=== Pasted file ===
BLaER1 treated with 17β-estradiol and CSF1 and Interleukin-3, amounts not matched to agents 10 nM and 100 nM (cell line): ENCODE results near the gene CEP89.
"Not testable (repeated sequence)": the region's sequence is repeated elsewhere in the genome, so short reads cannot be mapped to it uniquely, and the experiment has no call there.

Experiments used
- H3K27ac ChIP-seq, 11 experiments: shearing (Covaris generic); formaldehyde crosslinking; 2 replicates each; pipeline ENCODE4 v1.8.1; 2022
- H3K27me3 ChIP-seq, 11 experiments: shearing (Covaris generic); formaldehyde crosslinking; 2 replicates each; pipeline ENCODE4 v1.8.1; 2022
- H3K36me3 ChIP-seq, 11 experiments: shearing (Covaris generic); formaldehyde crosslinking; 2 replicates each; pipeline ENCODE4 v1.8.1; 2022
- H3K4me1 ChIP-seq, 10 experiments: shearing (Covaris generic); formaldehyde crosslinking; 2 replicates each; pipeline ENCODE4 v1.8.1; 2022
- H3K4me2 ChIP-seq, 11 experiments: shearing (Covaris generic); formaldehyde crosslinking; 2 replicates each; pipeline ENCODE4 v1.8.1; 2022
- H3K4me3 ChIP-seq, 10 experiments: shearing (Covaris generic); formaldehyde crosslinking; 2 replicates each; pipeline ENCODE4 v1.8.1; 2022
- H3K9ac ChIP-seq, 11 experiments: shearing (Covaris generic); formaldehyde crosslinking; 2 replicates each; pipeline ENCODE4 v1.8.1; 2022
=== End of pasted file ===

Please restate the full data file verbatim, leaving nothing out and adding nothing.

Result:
BLaER1 treated with 17β-estradiol and CSF1 and Interleukin-3, amounts not matched to agents 10 nM and 100 nM (cell line): ENCODE results near the gene CEP89.
"Not testable (repeated sequence)": the region's sequence is repeated elsewhere in the genome, so short reads cannot be mapped to it uniquely, and the experiment has no call there.

Experiments used
- H3K27ac ChIP-seq, 11 experiments: shearing (Covaris generic); formaldehyde crosslinking; 2 replicates each; pipeline ENCODE4 v1.8.1; 2022
- H3K27me3 ChIP-seq, 11 experiments: shearing (Covaris generic); formaldehyde crosslinking; 2 replicates each; pipeline ENCODE4 v1.8.1; 2022
- H3K36me3 ChIP-seq, 11 experiments: shearing (Covaris generic); formaldehyde crosslinking; 2 replicates each; pipeline ENCODE4 v1.8.1; 2022
- H3K4me1 ChIP-seq, 10 experiments: shearing (Covaris generic); formaldehyde crosslinking; 2 replicates each; pipeline ENCODE4 v1.8.1; 2022
- H3K4me2 ChIP-seq, 11 experiments: shearing (Covaris generic); formaldehyde crosslinking; 2 replicates each; pipeline ENCODE4 v1.8.1; 2022
- H3K4me3 ChIP-seq, 10 experiments: shearing (Covaris generic); formaldehyde crosslinking; 2 replicates each; pipeline ENCODE4 v1.8.1; 2022
- H3K9ac ChIP-seq, 11 experiments: shearing (Covaris generic); formaldehyde crosslinking; 2 replicates each; pipeline ENCODE4 v1.8.1; 2022